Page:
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Police: women paid to make up claims against Menendez

WASHINGTON – Just as one set of allegations against New Jersey Sen. Robert Menendez gains added attention, another continues to fall apart.

Police: women paid to make up claims against Menendez

FILE - In this March 5, 2013 file photo, Senate Foreign Relations Committee Chairman Sen. Robert Menendez, D-N.J. speaks in Washington. The murky allegations involving Menendez, one of his top donors and prostitutes in the Dominican Republic have twisted in confusing directions this week. (Susan Walsh / Associated Press)
FILE - In this March 5, 2013 file photo, Senate Foreign Relations Committee Chairman Sen. Robert Menendez, D-N.J. speaks in Washington. The murky allegations involving Menendez, one of his top donors and prostitutes in the Dominican Republic have twisted in confusing directions this week. (Susan Walsh / Associated Press)

WASHINGTON – Just as one set of allegations against New Jersey Sen. Robert Menendez gains added attention, another continues to fall apart.

A police spokesman in the Dominican Republic said Monday that three women were paid to falsely claim they had sex for money with Menendez, the Associated Press reported. Two women got $425 to make the claims on video and one got $300, according to the report.

"The evidence released today by Dominican law enforcement authorities proves what we have said all along: that the smear campaign against Senator Menendez is based on lies, lies we now know were paid for by interests whose identities have not yet been fully disclosed. These lies were peddled to reporters by Republican operatives, as ABC has reported, and also sent to the FBI by parties yet unknown. Making such intentionally false reports to a federal law enforcement agency is a criminal offense, and we hope the proper U.S. authorities will investigate this matter, as their Dominican counterparts are already doing," Menendez spokeswoman Tricia Enright said in an e-mail.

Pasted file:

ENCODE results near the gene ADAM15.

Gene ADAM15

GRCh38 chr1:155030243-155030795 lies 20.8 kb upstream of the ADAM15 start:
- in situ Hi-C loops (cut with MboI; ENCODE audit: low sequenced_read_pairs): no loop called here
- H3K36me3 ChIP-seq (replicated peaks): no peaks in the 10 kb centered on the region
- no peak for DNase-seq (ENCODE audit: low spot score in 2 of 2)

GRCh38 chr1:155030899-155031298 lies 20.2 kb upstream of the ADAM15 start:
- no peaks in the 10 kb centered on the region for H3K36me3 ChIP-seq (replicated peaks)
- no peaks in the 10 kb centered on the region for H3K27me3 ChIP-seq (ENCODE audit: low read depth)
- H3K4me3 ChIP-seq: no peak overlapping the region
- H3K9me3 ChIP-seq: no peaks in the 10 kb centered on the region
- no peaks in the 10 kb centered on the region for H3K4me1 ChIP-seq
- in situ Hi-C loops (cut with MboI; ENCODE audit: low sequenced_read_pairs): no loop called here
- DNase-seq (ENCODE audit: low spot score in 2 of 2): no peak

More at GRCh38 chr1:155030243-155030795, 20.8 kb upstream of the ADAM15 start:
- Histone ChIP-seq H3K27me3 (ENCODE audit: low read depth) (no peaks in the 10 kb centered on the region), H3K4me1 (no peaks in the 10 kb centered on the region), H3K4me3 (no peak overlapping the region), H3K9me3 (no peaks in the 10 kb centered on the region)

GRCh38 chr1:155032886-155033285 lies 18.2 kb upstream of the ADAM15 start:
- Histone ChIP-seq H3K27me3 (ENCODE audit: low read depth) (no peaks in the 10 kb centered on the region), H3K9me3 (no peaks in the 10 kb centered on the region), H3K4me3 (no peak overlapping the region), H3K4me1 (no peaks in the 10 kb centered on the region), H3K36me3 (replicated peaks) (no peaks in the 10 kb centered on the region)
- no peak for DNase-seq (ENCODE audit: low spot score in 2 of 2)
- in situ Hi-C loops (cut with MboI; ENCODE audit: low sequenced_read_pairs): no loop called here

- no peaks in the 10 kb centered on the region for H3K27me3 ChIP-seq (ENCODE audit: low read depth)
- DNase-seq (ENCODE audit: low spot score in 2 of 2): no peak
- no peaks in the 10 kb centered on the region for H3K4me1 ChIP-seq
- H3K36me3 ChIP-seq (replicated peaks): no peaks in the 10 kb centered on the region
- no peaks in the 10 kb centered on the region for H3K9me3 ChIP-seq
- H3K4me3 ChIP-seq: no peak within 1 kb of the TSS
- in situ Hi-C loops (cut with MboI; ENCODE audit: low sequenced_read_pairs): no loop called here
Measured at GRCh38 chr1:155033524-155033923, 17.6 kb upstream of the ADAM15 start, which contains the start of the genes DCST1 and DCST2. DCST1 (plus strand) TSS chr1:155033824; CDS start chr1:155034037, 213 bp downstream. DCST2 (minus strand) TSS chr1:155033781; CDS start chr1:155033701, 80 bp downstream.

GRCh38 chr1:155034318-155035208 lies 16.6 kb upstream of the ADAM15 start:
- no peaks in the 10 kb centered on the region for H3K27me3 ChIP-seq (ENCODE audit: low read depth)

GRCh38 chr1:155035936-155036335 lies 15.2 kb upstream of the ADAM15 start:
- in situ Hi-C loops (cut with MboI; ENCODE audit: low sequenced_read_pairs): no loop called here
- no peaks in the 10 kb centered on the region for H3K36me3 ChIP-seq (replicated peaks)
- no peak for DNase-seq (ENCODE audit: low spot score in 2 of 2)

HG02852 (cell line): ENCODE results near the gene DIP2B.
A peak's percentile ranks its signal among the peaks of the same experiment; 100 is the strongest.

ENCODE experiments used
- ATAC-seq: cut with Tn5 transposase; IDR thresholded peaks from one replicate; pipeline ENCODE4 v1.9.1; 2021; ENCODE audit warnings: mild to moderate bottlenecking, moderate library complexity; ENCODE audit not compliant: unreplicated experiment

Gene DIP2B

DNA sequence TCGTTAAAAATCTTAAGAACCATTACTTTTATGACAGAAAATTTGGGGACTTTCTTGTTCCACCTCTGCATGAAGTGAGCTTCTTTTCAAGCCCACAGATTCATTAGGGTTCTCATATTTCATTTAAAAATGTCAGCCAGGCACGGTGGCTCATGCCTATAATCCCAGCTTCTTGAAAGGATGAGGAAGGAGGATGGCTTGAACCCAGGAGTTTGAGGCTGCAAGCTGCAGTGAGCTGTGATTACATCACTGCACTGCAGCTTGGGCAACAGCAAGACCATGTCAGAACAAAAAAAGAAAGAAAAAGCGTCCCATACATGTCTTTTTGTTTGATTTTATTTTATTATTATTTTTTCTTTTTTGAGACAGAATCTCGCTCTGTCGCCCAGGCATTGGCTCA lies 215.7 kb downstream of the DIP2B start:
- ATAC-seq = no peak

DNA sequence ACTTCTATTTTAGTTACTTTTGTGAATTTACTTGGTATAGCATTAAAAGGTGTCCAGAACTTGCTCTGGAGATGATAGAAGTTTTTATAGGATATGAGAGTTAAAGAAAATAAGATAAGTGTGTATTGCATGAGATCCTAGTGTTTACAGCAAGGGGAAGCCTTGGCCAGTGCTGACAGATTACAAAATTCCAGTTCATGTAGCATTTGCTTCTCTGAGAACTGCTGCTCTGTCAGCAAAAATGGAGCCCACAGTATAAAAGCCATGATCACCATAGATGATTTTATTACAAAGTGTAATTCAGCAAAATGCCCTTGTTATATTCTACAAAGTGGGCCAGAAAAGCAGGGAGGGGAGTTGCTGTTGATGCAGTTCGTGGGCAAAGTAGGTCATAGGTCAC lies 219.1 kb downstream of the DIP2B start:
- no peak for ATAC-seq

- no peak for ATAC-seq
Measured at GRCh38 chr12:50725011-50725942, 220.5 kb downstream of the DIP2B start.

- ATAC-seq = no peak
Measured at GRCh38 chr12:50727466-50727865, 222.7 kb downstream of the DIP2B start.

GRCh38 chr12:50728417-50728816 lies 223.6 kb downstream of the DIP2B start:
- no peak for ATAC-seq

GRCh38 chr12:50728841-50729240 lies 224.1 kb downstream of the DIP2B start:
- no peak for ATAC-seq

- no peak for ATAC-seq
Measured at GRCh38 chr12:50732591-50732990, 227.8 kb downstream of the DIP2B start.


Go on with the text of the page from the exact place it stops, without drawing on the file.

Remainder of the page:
The news puts yet another tear in the long-fraying allegations that Menendez, a Democrat, traveled to the Dominican for trysts with prostitutes. The accusation first surfaced last year, and was promoted by the conservative Web site the Daily Caller. It was based almost entirely on one shadowy e-mailer, who no one has ever met, and video with two prostitutes making accusations.

The police statement comes two weeks after the Washington Post reported that one of the women had said she was paid to make up a story about Menendez paying for sex.

But as the salacious allegations lose traction, federal officials are looking into other actions involving Menendez and his relationship with friend and donor Salomon Melgen, an eye doctor.

A Florida grand jury is examining their ties, and Menendez’s advocacy on Melgen’s behalf, the Washington Post reported last week. Separately, justice department prosecutors in Washington are reviewing whether Menendez improperly interceded to help Melgen in a healthcare fraud investigation and tried to hide his trips on Melgen’s plane, the Lost Angeles Time reported. Those questions are being examined by Justice’s Public Integrity Section.

"We welcome any review because Sen. Menendez’s actions have always been appropriate, and we believe the facts will confirm that," the senator's office wrote in a statement late last week.

Melgen is a major campaign donor to Menendez and other Democrats and provided the senator three trips to the Dominican on his private plane. Menendez did not repay the $58,500 cost for two of the trips for more than two years. He has also advocated on Melgen’s behalf in the doctor’s dispute with federal officials over Medicare billing and pressed for the U.S. government to help Melgen in a business dispute involving port screening in the Dominican.

Questions about those actions remain even as the prostitution story loses credibility.

Over the weekend, the Star-Ledger, New Jersey's largest newspaper, published an editorial calling for Menendez to give up his chairmanship of the Senate Foreign Relations Committee until the investigations are complete.

Jonathan Tamari
About this blog

Jonathan Tamari is the Inquirer’s Washington correspondent. He writes about the lawmakers, politics and policy that affect Philadelphia, Pennsylvania and New Jersey.

Tamari previously covered the Philadelphia Eagles and the NFL. Before that he worked in Trenton, reporting on the characters and color of New Jersey state government. He lives in Washington.

Reach Jonathan at jtamari@phillynews.com.

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